Video game to help islanders understand volcano's power

The inhabitants of a Caribbean island will soon be able to learn more about the volcano which towers over their homes thanks to a video game created at Plymouth University.

La Soufriere, perched on the northern edge of St Vincent, last erupted in 1979 while its most deadly blast was in 1902 when 1,500 people lost their lives.

Now volcanologists in Plymouth have developed a new educational game, which they hope will enable people of all ages to recognise the signs an eruption may be imminent, and to know what to do if such a situation arises.

Devised by PhD student Lara Mani and Lecturer in Geohazards Dr Paul Cole, the game has been built by digital arts specialists at i-DAT (the Institute of Digital Arts and Technology based at the University).

Lara, whose PhD is based on the 3D visualisation of volcanic hazards, said:

“There are around 110,000 people living on St Vincent, and about 20,000 would have to evacuate their homes in the event of La Soufriere erupting. But despite having a volcano hazards map, and a Volcano Awareness Week each year, a whole generation has grown up on the island not having experienced the volcano’s potentially destructive power.”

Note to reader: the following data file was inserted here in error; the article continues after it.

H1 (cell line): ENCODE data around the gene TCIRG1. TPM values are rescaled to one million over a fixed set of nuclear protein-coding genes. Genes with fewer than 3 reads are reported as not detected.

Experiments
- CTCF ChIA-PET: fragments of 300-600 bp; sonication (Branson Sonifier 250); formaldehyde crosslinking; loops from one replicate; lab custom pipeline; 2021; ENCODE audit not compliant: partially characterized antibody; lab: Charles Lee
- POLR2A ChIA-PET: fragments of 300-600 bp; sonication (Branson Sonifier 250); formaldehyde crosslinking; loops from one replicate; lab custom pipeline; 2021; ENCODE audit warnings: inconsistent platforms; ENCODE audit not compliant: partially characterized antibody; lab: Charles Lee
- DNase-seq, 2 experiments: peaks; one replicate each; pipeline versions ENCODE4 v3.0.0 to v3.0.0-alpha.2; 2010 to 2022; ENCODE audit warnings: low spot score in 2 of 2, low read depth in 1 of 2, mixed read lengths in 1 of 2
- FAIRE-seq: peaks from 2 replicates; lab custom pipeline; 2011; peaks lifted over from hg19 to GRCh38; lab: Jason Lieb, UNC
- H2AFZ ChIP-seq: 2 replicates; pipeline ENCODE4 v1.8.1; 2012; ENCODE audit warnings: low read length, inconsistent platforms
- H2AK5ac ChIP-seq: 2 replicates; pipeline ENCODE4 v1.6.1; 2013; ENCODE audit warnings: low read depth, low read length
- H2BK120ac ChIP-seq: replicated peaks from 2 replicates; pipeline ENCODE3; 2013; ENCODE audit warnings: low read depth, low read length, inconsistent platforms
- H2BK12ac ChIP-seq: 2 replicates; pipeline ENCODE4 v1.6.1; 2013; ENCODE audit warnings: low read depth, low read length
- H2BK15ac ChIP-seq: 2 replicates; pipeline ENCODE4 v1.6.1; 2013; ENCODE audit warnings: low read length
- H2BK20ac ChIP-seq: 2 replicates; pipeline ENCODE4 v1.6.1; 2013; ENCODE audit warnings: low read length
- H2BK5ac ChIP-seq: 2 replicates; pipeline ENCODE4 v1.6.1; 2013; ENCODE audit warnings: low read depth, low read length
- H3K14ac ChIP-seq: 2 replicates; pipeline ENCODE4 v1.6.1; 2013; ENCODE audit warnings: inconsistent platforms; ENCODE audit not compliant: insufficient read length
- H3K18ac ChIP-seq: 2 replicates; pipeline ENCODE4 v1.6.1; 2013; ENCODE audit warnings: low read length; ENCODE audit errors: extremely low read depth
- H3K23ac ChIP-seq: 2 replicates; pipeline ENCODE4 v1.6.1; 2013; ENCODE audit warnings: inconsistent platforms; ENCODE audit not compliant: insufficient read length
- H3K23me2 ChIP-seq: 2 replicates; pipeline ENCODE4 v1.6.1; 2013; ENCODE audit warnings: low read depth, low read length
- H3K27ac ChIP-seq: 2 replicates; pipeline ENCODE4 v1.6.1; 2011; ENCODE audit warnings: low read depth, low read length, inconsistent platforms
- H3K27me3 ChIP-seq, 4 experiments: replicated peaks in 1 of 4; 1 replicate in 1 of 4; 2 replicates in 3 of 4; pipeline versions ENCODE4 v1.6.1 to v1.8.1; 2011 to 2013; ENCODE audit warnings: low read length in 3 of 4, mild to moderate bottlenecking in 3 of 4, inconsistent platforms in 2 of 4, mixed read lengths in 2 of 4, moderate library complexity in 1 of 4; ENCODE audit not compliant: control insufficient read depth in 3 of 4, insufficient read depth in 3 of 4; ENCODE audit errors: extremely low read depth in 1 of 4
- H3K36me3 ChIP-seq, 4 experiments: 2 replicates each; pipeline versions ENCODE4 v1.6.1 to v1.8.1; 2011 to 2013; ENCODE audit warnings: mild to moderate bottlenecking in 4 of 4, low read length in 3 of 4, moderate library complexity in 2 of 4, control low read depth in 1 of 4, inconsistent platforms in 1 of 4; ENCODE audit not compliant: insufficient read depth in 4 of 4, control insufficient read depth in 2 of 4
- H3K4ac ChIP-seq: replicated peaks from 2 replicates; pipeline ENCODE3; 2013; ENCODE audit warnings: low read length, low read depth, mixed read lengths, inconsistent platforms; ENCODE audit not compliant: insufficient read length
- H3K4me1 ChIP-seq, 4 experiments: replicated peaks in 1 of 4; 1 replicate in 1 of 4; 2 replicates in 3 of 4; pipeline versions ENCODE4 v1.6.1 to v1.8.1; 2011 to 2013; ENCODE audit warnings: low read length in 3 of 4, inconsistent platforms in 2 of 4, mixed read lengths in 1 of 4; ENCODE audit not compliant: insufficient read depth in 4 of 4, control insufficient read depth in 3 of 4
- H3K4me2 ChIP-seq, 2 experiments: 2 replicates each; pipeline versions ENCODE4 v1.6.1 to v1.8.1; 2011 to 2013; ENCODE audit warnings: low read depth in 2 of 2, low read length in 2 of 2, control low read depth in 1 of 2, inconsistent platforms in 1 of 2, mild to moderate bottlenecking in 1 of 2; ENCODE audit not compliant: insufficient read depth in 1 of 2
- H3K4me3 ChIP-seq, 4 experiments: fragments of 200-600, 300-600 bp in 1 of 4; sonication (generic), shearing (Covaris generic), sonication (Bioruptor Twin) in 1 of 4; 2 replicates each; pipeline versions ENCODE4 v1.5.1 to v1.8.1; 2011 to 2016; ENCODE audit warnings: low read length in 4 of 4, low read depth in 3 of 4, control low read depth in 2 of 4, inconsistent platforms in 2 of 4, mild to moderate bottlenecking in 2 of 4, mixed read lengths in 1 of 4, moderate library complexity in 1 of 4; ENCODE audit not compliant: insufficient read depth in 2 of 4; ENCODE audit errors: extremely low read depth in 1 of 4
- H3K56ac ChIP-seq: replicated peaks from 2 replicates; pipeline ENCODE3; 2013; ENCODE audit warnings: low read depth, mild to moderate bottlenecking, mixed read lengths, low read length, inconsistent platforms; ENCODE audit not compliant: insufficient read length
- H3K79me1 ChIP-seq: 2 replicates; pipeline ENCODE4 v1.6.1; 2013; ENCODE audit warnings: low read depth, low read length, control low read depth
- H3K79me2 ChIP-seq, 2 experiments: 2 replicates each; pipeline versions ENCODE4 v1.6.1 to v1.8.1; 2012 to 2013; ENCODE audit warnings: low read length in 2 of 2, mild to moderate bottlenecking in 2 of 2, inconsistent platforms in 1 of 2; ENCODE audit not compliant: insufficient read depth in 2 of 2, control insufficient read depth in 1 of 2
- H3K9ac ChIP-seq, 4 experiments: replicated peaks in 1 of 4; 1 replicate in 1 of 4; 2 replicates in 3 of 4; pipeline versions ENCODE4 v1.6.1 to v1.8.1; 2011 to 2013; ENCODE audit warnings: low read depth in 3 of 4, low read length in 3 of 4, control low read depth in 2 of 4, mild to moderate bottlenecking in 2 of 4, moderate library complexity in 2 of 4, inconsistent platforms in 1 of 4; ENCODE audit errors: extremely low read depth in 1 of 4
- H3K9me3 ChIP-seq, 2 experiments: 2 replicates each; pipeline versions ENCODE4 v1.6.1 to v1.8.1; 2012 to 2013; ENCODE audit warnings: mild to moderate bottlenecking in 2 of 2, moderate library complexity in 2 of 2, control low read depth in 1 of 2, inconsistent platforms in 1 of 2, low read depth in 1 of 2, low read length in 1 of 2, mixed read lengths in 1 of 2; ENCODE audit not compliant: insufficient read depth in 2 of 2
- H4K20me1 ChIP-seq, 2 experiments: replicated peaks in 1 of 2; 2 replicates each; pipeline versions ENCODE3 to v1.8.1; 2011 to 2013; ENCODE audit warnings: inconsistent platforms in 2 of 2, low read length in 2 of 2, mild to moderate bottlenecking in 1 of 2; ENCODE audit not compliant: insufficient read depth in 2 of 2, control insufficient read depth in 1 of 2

The game begins by providing information about the 1902 and 1979 eruptions, as well as factual details about the volcano itself and then more general information about the different types of eruption that could occur.

There is also detail about how an eruption would affect three towns in the shadow of the volcano – Fancy, Chateaubelair and Georgetown – and a series of quizzes designed to test what players have learned.

The game will be trialled it in St Vincent over the coming weeks, with scientists from Plymouth working in conjunction with the University of the West Indies to examine its impact and any adaptations the islanders would suggest.

Once any changes are made, the aim is to roll it out across schools and community facilities during this year, but also to look at ways to spread the message more widely.

Lara added:

“The children on St Vincent are used to game playing – and there is a programme on the island to enable all schoolchildren to have a laptop – so we felt this was the perfect way to communicate with them. We also hope it could be the start of a wider volcano awareness project, possibly using footage from the game to educate young people in the UK and across the world. Volcanoes are a fascinating but potentially deadly force, and anything which increases awareness of them is a positive thing.”

Volcanologists at Plymouth University are part of the collaborative STREVA (Strengthening Resilience in Volcanic Areas) project, which brings together diverse researchers from universities and research institutes from within the UK and from those areas affected directly by volcanic activity.

Its previous projects have included Volcanoes Top Trumps, with an educational card and online game designed to motivate people to learn more about some of the planet’s most destructive natural phenomena.

Scenes from the new Plymouth University game (larger versions of these images are available on request)